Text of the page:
Fitzpatrick was born in Roanoke to Frank Abbath and Maggie Thomas Fitzpatrick. The family included two brothers, Horace S. Fitzpatrick (1913 - 1990) and Beverly Thomas Fitzpatrick (1919-2000), and a sister, Margaret Elizabeth Fitzpatrick Mayes (1906 - 1984). Beverly Fitzpatrick followed in his elder brother's footsteps at Jefferson High School and Washington and Lee University in Lexington, Virginia and in becoming a lawyer, but served in the U.S. Navy during World War II and became a judge. Earl Fitzpatrick married Mary Linn Petty (1905-2002) and was active in the Presbyterian Church.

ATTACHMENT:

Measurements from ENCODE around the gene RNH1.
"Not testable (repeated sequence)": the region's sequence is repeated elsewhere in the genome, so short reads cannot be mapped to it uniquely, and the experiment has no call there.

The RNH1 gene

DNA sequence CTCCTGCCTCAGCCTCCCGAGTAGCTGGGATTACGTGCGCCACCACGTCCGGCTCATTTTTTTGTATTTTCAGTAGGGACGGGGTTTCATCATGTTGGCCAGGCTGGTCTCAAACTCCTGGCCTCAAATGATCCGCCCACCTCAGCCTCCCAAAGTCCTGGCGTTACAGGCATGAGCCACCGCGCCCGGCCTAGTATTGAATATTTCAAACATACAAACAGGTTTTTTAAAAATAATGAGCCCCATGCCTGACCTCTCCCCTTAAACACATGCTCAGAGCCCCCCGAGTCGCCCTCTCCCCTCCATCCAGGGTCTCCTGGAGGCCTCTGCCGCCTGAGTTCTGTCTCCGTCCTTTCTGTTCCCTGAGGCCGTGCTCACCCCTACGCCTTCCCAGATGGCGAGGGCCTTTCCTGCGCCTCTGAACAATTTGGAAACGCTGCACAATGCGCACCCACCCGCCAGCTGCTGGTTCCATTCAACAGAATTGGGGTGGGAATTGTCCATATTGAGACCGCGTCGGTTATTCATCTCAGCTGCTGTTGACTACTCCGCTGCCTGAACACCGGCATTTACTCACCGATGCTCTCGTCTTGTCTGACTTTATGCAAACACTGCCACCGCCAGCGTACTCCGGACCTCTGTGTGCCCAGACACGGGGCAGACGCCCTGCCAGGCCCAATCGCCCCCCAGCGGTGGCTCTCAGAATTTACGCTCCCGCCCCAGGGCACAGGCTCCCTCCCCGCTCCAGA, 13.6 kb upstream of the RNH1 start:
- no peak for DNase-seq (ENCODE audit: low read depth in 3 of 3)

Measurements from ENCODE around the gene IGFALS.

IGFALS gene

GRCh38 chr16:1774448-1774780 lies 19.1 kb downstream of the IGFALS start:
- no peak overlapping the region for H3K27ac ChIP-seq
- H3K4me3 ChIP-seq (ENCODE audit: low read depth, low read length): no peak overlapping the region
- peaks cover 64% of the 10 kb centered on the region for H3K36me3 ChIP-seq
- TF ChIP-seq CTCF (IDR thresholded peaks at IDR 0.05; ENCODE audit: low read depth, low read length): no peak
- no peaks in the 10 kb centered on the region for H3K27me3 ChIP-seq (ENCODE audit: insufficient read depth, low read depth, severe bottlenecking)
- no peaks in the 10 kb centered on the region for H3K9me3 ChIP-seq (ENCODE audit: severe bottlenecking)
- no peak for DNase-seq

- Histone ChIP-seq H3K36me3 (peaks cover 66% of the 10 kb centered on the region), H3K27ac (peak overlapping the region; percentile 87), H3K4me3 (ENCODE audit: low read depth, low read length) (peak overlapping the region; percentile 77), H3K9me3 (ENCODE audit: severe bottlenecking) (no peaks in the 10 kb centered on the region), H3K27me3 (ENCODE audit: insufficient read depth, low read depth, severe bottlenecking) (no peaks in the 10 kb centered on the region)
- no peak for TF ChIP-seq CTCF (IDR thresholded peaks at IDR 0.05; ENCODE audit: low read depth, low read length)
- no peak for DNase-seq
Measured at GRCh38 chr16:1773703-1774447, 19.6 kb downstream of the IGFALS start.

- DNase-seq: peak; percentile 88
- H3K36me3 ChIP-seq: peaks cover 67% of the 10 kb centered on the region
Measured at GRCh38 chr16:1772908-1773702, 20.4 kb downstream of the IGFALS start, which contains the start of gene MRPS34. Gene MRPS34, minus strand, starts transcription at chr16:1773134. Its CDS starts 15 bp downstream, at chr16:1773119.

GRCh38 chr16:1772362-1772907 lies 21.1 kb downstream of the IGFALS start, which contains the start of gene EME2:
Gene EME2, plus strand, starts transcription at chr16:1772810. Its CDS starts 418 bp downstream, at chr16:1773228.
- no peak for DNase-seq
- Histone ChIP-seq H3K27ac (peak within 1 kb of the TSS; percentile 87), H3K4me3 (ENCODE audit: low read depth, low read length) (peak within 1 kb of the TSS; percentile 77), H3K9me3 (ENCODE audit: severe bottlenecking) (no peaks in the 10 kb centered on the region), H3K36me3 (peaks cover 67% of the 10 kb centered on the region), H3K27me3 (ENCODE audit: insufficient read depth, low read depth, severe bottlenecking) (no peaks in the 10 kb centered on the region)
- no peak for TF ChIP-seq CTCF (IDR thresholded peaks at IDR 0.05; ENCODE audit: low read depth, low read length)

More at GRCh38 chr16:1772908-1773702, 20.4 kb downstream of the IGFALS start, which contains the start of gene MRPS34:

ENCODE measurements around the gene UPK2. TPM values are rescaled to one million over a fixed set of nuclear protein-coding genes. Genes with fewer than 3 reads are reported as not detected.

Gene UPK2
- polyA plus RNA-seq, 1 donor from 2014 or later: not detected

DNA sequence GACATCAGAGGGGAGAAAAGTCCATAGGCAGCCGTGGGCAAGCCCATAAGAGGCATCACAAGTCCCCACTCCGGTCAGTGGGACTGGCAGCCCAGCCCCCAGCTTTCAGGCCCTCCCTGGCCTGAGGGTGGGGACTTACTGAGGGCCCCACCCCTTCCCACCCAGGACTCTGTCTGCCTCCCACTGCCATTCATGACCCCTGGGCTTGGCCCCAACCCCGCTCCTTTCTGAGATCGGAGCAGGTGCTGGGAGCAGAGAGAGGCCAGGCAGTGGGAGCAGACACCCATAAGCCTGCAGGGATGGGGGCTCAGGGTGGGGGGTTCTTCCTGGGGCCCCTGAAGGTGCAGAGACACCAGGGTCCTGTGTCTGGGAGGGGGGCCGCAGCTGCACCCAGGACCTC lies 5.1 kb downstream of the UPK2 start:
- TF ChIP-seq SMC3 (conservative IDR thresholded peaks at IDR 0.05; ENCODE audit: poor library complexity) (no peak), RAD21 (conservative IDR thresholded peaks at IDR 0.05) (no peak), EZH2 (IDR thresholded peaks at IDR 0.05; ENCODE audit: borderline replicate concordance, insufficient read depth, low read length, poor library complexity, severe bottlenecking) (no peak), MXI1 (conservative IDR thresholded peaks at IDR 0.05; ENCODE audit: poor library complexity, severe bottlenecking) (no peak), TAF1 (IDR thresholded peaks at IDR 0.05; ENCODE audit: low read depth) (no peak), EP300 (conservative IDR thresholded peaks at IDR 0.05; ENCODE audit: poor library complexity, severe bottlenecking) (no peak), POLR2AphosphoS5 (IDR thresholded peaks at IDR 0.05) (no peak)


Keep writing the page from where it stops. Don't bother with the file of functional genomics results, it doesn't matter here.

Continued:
Earl Abbath Fitzpatrick (September 22, 1904 – June 22, 1984) was a Virginia lawyer and member of the Virginia General Assembly representing Roanoke between 1940 and 1959, first as a delegate and then as a state Senator. A lieutenant in the Byrd Organization, Fitzpatrick was active in the Massive Resistance to racial integration vowed by U.S. Senator Harry F. Byrd after the U.S. Supreme Court decisions in Brown v. Board of Education. He introduced much of the segregationist legislation and was vice-chairman of the Boatwright Committee which investigated the NAACP for litigating on behalf of civil rights, before being defeated in the 1959 Democratic primary.